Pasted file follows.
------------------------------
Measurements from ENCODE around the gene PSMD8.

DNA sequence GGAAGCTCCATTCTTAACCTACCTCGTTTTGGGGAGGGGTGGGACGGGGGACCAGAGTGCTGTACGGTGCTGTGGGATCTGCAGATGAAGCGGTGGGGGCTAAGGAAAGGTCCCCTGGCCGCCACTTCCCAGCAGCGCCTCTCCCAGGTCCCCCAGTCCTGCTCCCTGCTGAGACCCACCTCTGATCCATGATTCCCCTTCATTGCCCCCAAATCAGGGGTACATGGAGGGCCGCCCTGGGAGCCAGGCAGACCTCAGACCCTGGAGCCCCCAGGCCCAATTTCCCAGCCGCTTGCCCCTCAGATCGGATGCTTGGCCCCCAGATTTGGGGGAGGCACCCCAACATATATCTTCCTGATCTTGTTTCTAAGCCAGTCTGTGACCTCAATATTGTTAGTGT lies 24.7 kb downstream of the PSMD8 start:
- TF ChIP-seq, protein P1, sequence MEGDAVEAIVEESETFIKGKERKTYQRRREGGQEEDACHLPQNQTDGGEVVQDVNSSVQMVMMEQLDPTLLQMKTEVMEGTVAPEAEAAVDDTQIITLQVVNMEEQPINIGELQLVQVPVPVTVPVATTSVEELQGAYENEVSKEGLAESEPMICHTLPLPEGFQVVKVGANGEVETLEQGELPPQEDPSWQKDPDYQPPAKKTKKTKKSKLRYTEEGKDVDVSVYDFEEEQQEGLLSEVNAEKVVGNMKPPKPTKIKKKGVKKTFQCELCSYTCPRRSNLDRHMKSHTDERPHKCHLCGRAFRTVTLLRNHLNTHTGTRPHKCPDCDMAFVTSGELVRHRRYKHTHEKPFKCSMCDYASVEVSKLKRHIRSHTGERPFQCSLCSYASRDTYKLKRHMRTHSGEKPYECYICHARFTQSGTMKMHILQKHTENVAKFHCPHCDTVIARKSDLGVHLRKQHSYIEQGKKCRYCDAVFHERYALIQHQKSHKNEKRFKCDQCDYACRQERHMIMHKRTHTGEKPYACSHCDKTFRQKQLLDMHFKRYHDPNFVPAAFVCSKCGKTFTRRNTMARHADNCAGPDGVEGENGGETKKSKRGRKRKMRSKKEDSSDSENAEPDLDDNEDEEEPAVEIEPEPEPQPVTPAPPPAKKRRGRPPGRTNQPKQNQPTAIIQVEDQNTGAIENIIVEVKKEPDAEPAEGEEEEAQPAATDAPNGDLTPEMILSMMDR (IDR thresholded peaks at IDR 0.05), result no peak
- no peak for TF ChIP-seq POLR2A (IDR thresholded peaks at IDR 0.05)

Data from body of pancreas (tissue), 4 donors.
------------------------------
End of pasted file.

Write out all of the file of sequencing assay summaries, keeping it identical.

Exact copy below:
Measurements from ENCODE around the gene PSMD8.

DNA sequence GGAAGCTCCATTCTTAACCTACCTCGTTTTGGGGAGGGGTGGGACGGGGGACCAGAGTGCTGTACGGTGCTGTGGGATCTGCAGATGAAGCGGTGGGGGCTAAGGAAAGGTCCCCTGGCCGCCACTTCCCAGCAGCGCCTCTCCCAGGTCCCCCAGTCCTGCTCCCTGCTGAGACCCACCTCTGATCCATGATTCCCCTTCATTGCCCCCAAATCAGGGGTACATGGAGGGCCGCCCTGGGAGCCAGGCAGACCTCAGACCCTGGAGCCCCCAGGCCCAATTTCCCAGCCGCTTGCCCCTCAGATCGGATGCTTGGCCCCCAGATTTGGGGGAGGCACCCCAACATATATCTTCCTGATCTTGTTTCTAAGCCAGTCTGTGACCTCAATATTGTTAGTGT lies 24.7 kb downstream of the PSMD8 start:
- TF ChIP-seq, protein P1, sequence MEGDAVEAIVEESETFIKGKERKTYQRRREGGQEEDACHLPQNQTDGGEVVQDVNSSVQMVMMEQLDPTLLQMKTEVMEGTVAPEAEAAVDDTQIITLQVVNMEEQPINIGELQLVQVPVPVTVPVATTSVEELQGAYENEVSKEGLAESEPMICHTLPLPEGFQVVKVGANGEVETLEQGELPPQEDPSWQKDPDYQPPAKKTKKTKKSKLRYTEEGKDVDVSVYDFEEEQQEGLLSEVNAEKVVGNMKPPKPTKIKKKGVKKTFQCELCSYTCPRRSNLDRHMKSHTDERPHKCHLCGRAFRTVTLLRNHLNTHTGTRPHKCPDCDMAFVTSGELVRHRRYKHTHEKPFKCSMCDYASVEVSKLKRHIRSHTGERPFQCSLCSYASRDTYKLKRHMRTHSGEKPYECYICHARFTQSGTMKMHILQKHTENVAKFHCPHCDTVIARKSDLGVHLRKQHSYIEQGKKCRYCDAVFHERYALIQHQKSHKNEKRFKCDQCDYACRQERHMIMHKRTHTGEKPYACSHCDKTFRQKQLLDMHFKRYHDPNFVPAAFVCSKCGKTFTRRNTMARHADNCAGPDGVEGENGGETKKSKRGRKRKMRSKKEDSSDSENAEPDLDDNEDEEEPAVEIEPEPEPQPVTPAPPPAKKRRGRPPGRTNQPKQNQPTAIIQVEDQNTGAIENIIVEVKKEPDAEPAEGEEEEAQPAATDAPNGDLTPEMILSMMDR (IDR thresholded peaks at IDR 0.05), result no peak
- no peak for TF ChIP-seq POLR2A (IDR thresholded peaks at IDR 0.05)

Data from body of pancreas (tissue), 4 donors.